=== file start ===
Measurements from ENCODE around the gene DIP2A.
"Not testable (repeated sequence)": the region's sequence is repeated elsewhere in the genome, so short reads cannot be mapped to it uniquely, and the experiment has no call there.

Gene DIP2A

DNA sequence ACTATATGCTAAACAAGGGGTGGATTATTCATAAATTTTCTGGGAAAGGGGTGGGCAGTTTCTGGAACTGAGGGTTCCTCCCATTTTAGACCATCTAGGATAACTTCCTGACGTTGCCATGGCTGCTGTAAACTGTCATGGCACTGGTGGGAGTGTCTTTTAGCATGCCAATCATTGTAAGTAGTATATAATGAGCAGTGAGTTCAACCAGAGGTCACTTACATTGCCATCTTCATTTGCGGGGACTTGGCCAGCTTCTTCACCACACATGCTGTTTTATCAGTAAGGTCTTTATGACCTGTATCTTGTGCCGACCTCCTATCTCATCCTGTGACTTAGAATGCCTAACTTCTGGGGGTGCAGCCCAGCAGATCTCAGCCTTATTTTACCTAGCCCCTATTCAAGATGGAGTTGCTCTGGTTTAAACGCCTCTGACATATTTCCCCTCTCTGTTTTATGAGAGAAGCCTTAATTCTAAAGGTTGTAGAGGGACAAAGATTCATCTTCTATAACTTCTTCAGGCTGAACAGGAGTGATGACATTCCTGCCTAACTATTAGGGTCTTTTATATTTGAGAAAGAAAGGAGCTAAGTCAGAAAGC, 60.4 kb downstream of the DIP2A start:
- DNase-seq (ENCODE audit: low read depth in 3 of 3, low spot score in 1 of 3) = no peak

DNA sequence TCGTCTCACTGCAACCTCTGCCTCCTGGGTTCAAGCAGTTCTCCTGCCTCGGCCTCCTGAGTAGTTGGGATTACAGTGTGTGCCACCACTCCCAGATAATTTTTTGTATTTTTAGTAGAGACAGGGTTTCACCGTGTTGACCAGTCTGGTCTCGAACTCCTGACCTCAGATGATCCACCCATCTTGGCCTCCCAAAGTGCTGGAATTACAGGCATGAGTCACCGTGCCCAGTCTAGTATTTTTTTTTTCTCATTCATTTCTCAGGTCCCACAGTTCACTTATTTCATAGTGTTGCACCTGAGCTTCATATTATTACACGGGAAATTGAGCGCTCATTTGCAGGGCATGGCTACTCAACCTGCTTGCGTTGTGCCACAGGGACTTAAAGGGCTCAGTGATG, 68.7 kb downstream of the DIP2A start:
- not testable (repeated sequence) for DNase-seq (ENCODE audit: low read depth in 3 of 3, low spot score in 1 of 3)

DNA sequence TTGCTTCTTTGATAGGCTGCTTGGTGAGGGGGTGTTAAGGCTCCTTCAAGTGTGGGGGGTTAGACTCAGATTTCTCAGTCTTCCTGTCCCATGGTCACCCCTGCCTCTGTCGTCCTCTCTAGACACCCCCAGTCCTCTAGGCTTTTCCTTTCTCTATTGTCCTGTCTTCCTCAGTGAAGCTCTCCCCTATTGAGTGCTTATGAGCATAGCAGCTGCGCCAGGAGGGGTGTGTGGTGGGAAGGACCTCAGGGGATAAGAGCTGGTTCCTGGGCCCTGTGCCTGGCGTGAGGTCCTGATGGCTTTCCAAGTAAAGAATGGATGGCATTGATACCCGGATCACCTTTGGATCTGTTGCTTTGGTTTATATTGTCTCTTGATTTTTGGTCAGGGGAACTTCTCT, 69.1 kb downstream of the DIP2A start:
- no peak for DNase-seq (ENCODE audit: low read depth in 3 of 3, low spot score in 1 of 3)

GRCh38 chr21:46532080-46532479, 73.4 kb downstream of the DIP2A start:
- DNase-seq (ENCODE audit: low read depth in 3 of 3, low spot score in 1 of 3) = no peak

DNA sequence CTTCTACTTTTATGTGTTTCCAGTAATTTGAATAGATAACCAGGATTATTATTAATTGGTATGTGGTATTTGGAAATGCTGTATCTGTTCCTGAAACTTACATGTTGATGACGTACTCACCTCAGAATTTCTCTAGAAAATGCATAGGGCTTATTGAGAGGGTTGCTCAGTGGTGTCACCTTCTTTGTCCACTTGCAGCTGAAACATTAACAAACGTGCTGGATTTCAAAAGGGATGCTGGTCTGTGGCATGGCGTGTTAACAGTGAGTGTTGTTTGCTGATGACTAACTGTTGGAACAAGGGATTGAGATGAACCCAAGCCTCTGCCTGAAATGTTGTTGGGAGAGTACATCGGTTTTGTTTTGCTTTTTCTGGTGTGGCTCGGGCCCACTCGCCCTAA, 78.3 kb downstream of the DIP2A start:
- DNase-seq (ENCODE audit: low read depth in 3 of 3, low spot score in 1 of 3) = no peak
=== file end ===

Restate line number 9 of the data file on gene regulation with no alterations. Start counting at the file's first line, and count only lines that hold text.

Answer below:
- no peak for DNase-seq (ENCODE audit: low read depth in 3 of 3, low spot score in 1 of 3)